Everybody Cheats: Changing the Key

Everybody Cheats, Changing the Key

I can’t believe they sing the song in that key. The octave jump on the bridge is insane — especially if you are leading at the early service.

When I first started leading worship, I always thought that I had to sing the song in the same key as the original artist. I am not sure if was not knowing how to transpose, my or the bands inability to play the guitar riff in another position or just plain pride, but I was going to scream (quite literally at times) my way through every high note.

Unless you are waking up four hours early, 5:00AM anyone, to naturally awaken your vocal cords or doing calesthenics before your vocal warm-ups (this works, but seriously who wants to do jumping jacks on a Sunday morning) — the truth is the recorded key of many worship songs is just too high for most of us. If its too high for us then it is probably too high for congregational singing.

So here is the thing — everybody cheats and you should too. If you are like me, when you go to a concert or conference you probably look over to the instrumentalist of your same persuasion to see how they are getting that sound. As a guitar player, I have quite often spotted a guitar capo where none should be. After pulling up the chromatic tuning app on my iPhone (yep, I’m that kind of nerd), I have often found that they are anywhere from a half-step to a step and a half lower than the recorded key.

Oh, but you were in the arena when they recorded that new electric-folk worship anthem and you know he was playing an open C shape on his guitar; the real question is — were you in the studio when they overdubbed the lead vocal track? That’s right most live albums aren’t quite as “live” as we would like to believe. While I am certain there are exceptions to the rule, there are very few one-take wonders out there. In addition, the acoustic challenges of live venues, such as drum bleed into microphones, make it almost certain that some if not all of the vocal track is overdubbed later in a studio. People have been doing things in studio for years that are impossible or impractical to do live.

So it’s ok to “cheat.” Change the key. Make the song easier for you and especially your congregation to sing. Do this and I think you will see two immediate benefits: First, you will feel less pressure to perform and more freedom to lead. Second, your congregation will begin to sing out with more confidence.

Overwhelmed By Feedback

Overwhelmed by Feedback

Feedback can be your best friend and your worst enemy. I am not talking about the screeching noise caused by a vocalist pointing an open microphone directly into a floor monitor or the glorious tone of humbuckers inches from the grill of a tube amp, but rather others opinions or comments about how you do what you do.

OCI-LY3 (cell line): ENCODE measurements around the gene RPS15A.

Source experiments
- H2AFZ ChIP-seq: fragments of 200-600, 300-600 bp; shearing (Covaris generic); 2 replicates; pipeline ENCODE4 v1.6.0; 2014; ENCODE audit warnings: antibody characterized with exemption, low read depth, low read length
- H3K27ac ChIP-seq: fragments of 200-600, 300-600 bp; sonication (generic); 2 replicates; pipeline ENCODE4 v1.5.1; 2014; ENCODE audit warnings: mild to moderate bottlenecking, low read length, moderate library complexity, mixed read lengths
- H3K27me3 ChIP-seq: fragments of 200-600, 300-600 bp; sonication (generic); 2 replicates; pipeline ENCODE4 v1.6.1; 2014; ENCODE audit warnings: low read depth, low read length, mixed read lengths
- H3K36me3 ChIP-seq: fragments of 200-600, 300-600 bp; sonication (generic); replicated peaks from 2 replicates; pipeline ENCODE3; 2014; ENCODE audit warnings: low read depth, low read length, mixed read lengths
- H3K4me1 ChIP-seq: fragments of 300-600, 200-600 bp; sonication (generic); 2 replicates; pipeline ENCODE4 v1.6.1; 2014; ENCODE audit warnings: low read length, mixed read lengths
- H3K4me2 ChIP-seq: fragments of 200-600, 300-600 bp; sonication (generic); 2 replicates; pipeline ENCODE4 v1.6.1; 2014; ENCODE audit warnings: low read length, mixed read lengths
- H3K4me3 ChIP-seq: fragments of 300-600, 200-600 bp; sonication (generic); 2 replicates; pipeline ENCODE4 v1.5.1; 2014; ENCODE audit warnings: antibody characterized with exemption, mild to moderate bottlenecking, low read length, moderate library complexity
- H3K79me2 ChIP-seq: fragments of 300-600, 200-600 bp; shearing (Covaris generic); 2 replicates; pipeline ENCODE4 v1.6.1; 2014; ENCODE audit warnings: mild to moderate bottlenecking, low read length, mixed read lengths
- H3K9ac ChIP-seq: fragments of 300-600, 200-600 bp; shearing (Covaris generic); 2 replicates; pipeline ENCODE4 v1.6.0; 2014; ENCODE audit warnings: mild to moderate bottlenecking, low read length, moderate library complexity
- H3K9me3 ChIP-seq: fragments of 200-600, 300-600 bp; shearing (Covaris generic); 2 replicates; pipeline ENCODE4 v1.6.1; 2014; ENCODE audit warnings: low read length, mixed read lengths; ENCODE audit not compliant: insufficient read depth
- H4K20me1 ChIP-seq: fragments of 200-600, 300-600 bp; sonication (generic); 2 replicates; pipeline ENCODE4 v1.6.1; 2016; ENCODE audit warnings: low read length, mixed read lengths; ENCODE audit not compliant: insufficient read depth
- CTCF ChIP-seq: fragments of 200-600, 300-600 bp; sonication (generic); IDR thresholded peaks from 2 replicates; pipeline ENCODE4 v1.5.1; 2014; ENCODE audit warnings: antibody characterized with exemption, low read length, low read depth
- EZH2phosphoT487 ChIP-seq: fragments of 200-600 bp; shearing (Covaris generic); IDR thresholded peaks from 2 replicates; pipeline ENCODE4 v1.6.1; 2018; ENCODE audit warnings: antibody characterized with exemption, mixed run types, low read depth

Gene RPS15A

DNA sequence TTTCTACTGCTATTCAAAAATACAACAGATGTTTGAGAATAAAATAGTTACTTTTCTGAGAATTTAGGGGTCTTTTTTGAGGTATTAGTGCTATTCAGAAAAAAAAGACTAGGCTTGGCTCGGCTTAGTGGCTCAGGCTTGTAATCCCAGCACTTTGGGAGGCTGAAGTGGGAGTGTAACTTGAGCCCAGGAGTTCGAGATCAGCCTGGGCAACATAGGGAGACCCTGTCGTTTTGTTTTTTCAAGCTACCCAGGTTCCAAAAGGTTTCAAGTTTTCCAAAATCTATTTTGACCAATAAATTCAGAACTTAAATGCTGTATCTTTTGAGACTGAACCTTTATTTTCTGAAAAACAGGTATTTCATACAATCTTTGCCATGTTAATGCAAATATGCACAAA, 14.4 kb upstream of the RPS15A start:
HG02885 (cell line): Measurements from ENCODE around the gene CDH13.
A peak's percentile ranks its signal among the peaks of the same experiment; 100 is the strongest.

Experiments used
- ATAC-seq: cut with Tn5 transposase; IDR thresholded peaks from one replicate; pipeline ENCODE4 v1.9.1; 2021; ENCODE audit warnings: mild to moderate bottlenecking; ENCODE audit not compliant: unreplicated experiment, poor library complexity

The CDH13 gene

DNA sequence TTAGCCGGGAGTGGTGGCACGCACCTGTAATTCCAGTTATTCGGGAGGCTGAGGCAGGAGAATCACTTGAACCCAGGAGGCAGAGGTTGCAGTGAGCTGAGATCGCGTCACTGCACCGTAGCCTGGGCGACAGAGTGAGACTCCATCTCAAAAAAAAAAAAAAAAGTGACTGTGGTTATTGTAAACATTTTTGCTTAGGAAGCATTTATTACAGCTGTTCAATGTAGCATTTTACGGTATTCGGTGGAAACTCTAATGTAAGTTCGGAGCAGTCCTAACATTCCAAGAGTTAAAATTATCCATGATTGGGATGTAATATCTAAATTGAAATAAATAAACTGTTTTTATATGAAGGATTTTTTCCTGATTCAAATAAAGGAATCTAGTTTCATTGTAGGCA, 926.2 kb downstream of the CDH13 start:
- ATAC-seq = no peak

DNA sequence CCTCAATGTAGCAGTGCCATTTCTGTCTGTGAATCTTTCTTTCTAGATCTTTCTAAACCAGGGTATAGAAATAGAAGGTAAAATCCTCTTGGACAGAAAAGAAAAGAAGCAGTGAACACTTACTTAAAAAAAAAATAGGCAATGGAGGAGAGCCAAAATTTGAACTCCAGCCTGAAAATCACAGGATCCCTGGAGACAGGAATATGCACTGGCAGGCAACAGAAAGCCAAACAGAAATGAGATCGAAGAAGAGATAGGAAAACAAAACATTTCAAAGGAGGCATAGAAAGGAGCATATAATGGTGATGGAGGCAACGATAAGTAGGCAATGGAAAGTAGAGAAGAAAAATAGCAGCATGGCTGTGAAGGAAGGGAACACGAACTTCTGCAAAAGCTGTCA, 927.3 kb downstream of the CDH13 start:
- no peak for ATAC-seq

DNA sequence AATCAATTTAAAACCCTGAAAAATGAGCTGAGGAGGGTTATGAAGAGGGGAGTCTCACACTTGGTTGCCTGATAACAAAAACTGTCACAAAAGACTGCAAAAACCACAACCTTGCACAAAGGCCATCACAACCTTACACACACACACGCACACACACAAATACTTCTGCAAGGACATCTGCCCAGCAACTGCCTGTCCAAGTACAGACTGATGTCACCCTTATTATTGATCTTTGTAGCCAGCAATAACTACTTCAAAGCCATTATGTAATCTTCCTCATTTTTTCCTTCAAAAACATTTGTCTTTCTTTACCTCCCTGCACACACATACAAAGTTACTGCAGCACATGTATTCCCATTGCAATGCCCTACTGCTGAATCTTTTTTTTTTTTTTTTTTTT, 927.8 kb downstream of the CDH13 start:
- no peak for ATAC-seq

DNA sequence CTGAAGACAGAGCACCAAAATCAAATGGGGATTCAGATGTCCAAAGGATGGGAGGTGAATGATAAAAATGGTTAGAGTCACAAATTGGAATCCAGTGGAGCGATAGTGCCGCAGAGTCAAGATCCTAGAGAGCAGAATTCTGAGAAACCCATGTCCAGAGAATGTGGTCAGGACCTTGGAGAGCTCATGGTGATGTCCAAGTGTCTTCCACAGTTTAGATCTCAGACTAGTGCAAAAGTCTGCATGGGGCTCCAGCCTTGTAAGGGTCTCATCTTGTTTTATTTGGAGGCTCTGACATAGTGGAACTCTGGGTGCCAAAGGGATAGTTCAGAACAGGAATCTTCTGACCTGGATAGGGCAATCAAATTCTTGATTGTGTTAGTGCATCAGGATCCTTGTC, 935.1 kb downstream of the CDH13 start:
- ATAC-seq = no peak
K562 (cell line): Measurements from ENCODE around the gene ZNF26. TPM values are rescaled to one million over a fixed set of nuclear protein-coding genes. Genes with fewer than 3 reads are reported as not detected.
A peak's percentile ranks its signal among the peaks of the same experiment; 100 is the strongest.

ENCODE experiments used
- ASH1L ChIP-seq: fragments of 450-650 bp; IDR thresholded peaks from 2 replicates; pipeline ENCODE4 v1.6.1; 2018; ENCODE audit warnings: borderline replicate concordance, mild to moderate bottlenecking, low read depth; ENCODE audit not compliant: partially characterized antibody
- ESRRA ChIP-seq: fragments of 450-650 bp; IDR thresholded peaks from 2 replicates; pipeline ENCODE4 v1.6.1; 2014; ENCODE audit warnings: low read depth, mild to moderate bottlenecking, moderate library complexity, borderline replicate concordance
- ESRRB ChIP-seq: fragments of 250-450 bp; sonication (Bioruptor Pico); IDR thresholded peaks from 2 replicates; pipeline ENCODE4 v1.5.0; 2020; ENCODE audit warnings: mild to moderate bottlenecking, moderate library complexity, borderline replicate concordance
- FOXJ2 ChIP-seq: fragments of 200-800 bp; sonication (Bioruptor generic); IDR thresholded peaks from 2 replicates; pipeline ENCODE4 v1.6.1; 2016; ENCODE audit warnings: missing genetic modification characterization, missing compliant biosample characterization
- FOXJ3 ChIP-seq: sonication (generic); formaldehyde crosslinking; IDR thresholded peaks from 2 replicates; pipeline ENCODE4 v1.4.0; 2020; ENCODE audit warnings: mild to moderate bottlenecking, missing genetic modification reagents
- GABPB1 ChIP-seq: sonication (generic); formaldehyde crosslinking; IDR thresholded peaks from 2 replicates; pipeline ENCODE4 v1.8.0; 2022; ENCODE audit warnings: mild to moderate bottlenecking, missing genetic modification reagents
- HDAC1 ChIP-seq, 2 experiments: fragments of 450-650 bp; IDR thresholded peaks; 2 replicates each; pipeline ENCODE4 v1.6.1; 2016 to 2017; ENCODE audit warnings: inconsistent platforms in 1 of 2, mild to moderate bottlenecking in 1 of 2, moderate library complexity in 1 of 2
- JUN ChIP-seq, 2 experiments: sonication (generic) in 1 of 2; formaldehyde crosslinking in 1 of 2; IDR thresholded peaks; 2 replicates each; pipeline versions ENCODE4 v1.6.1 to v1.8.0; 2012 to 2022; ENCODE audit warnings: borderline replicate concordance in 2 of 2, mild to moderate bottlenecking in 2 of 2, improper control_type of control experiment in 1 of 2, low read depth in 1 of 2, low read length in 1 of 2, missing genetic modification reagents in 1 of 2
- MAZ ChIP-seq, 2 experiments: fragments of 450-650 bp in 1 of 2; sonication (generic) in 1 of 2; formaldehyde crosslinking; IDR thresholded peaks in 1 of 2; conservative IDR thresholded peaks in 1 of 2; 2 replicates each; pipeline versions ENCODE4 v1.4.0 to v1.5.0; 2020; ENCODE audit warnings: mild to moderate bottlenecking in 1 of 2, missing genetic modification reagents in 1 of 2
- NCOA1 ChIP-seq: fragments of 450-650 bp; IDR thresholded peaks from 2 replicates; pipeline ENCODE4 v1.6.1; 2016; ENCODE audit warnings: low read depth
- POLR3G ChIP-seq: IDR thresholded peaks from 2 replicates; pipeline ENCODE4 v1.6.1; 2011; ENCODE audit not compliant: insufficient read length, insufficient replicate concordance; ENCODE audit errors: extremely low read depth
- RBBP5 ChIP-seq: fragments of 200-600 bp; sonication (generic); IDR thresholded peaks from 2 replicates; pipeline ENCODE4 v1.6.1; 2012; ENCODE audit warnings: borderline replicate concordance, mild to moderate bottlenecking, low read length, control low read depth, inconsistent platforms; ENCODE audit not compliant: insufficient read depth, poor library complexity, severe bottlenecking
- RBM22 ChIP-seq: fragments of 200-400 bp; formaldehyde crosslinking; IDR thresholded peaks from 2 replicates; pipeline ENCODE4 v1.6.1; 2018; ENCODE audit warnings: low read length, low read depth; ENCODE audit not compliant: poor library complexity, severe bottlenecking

We need more fast songs. It’s too loud. Too quiet. I love that song. I am sick of hearing that song. You should give her/him more solos…

Yes, when we lead worship it is for God, but unless you are singing and playing in the privacy of your own bedroom (which we all need more of in our lives) what other people think matters. We all need the perspective of other people.

Why? Because as worship leaders it is our responsibility to take people on a journey with us. That is very difficult to do if our performance isn’t making them want to join us. Yes, we can say people should be mature enough to worship God despite circumstance, but not everyone is there and if we are honest we are not alway there either. Also, we should desire to offer God our best. One the best ways to get better is to listen to feedback.

This is difficult because everyone has an opinion about music. Often those opinions can be extreme opposites. So how do you know which feedback is beneficial? You have to process it.

I find it best to run any feedback I receive through the filters below to determine if it is fair critique or unfair criticism. Use these questions not just for feedback about music, but any area of life.

What are they trying to communicate?
This may not be the same thing as what they are saying. Non-specific feedback is basically useless. Please understand, this doesn’t mean that someone’s opinion is invalid; it means that it will be difficult to fix a problem or implement something new based on non-specific feedback.

Let’s look at perhaps the most ubiquitous example of non-specific feedback in the realm of worship leading — ‘the music is TOO loud!’ I could and probably will write an entire post on this, but loudness is relative. There are lots of things you need to know to make this feeback useful. Where were they sitting? Right next to the speaker? Try to get them to use more descriptive words: piercing, sharp, muddy, booming, harsh, etc. As many of us have experienced the music may not be too loud; they may be sitting in the wrong place (trying to explain that to them – once again another blog post) or the mix may be poor or it could really just be too loud. The more information you have the better you can understand and fix the problem.